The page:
Five Ways to Make Your Summer Photos Fabulous
By jayesel on May 14, 2012
BlogHer Original Post
I have well over 20,000 pictures on my computer (I KNOW), and if you looked at them closely, you'd notice that most of the pictures are taken during the summer months. It just kind of happens naturally that More Fun Things take place in the summer -- swimming, playgrounds, vacations, amusement parks, family picnics -- so out comes my camera. Plus, the warmer weather is just PRETTIER than winter. (I mean, sure, snow is pretty and photograph-worthy for like 5 minutes, all white and peaceful and clean. Then someone drives through it or a snow plow comes along and POOF! Now it's a muddy, brown, slushy mess, and who wants a picture of THAT??!)
But there can be a lot of pressure to take awesome pictures of your once-in-a-lifetime summer vacation or family gathering, so here are some ways you can capture your summer, even if you're a camera newbie.
Five Ways To Make Your Summer Photos Fabulous
1. Just DO IT. You don't need to know how to use every setting on your new, fancy DSLR camera to get a great summer shot. You don't even NEED a fancy camera to get a great shot -- a basic point-and-shoot camera will work just fine. Heck, even a cell phone can take a fantastic summertime photo.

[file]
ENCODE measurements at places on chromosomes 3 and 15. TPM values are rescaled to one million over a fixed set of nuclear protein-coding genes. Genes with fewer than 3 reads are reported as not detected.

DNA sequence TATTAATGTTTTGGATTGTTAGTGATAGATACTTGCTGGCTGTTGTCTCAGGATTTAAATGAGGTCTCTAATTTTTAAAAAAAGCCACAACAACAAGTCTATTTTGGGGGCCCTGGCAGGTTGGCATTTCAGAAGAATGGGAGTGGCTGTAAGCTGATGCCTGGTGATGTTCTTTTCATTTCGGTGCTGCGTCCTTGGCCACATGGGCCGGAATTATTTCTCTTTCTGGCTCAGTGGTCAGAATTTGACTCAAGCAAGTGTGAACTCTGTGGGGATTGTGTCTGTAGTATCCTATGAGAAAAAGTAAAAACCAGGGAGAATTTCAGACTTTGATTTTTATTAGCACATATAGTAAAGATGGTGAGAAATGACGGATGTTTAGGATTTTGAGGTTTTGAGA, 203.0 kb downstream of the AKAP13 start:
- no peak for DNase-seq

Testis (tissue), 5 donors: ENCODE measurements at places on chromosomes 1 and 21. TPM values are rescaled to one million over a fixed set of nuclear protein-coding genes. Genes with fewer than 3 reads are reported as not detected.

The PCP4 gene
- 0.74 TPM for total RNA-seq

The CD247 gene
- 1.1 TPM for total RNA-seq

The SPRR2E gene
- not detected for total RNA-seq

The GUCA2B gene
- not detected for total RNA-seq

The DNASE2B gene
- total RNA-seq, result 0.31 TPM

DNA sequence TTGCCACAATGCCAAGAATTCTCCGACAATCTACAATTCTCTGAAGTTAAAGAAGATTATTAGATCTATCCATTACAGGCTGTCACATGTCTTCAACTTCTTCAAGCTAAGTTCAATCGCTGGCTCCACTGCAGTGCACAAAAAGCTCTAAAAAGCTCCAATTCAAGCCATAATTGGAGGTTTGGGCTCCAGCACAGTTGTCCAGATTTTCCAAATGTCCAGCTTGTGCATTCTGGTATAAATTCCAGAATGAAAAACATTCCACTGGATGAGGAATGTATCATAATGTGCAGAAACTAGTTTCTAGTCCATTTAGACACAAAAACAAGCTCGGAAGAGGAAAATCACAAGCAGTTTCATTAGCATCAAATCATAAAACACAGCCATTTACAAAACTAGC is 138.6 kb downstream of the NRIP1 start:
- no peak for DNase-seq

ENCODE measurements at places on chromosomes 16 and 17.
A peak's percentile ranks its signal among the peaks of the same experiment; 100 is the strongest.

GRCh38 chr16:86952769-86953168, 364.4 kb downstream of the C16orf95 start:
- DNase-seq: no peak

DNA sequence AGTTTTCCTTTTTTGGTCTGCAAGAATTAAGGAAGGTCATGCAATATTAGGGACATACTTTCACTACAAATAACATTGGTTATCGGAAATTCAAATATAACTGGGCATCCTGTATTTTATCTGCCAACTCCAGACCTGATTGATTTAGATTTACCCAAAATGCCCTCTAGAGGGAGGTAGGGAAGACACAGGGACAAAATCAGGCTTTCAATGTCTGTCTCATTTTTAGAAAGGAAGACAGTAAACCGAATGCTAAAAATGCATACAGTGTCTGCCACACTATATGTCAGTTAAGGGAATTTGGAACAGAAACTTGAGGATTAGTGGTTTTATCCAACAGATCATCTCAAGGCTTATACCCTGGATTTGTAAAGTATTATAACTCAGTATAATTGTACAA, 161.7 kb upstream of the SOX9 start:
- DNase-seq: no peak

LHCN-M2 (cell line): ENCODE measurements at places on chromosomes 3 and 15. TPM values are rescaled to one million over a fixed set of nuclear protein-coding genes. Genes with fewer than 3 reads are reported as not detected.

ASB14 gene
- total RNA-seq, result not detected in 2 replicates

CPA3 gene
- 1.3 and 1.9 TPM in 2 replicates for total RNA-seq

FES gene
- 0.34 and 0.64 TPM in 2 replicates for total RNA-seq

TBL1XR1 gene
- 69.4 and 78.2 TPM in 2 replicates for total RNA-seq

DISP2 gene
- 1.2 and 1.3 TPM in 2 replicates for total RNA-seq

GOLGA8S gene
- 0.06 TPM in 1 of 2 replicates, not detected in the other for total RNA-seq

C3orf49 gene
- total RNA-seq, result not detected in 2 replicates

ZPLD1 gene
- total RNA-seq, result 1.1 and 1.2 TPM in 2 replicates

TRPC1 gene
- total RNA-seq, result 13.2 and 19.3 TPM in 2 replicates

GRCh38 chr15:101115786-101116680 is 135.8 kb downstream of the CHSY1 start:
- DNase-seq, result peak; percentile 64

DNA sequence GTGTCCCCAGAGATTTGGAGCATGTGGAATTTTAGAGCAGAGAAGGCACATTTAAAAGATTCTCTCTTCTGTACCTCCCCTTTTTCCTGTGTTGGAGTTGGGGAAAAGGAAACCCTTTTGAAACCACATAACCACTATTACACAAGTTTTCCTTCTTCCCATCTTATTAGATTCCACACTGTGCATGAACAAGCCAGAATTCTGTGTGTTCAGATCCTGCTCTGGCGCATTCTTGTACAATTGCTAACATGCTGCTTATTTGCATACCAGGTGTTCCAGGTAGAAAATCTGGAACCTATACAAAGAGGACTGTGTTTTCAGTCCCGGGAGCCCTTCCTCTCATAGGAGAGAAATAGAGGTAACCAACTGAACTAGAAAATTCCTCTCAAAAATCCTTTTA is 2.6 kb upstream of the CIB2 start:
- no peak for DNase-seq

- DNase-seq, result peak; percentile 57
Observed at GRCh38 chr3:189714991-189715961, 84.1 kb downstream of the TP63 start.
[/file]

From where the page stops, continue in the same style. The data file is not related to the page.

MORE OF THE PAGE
Goal Number One for me when I take pictures is creating a record of the things we've done and the places we've visited. Some of my favorite pictures aren't technically great, but they are photos from OUR lives and THAT is what makes them special. If I'm spending the whole time worrying about my shutter speed or my ISO setting, I'm probably going to miss out on some great moments. So don't be afraid to put your camera on auto so you don't miss anything. It's NOT cheating! I promise.
2. Get down low. Or high. Or move over there. And move closer! If you're taking pictures of kids in the summer, they will be MOVING. Be prepared to follow them around, and you'll probably need to be quick. Some of the best things about summer photos are the expressions on the kids' faces as they watch those fireworks or fly up high on that swing, and you won't be able to capture them properly if you're standing far away from them -- so get in there with your camera and don't be shy!